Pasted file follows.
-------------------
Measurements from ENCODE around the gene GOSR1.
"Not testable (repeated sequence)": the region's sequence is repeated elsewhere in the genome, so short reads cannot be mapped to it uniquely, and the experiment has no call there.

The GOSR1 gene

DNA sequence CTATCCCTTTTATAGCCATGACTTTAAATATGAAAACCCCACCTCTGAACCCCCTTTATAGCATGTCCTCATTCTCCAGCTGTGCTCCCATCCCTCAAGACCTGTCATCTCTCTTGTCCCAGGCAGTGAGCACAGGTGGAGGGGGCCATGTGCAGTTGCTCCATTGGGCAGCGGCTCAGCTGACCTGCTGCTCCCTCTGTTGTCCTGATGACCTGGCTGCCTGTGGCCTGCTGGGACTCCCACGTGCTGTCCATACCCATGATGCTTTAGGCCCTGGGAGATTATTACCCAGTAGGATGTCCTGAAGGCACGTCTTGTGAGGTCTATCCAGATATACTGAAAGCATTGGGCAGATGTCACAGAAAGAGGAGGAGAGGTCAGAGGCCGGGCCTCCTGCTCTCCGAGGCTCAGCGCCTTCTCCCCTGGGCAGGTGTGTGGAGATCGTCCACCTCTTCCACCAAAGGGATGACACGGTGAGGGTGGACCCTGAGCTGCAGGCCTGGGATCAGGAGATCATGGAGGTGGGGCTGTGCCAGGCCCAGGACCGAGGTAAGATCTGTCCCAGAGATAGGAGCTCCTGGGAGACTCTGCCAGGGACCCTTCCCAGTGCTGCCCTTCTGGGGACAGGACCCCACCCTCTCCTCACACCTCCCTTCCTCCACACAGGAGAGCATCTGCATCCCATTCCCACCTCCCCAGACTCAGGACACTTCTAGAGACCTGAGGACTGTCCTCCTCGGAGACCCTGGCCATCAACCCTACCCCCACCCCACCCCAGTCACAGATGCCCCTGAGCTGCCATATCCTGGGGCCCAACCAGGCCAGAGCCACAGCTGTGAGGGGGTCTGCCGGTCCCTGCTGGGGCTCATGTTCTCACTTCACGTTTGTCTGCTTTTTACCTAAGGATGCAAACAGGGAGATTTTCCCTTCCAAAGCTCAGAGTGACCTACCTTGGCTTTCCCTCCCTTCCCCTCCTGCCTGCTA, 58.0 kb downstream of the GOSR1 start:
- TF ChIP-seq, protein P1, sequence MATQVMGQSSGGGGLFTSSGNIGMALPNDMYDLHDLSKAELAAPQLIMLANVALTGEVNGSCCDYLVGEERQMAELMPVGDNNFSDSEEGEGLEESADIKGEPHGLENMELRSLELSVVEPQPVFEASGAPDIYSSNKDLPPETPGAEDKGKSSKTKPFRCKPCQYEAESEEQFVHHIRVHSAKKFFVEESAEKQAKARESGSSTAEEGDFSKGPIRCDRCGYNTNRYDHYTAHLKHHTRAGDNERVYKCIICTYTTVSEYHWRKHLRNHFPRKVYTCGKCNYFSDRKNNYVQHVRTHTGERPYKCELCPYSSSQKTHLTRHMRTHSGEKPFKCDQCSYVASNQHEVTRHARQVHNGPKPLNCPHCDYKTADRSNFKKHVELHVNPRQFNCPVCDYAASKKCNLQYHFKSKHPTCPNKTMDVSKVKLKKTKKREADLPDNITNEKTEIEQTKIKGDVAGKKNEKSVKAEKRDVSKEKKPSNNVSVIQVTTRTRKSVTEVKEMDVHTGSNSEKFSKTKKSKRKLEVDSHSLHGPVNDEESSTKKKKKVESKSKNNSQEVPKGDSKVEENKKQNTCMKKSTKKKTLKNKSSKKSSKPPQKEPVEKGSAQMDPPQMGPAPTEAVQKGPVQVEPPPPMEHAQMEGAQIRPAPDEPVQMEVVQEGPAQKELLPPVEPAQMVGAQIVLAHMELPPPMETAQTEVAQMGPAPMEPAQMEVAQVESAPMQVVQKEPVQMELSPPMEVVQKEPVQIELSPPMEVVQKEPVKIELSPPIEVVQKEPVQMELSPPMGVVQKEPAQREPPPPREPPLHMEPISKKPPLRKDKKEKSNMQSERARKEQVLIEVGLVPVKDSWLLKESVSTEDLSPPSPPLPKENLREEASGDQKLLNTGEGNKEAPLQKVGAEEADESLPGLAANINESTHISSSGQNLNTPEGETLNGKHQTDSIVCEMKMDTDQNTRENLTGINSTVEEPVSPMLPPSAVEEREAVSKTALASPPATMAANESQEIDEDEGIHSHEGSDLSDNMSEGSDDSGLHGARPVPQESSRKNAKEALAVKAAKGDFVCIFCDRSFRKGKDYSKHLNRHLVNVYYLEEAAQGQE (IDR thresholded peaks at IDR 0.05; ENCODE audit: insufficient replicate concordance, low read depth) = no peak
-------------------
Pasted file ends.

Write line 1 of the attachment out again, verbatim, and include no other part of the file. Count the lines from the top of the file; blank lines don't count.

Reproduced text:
Measurements from ENCODE around the gene GOSR1.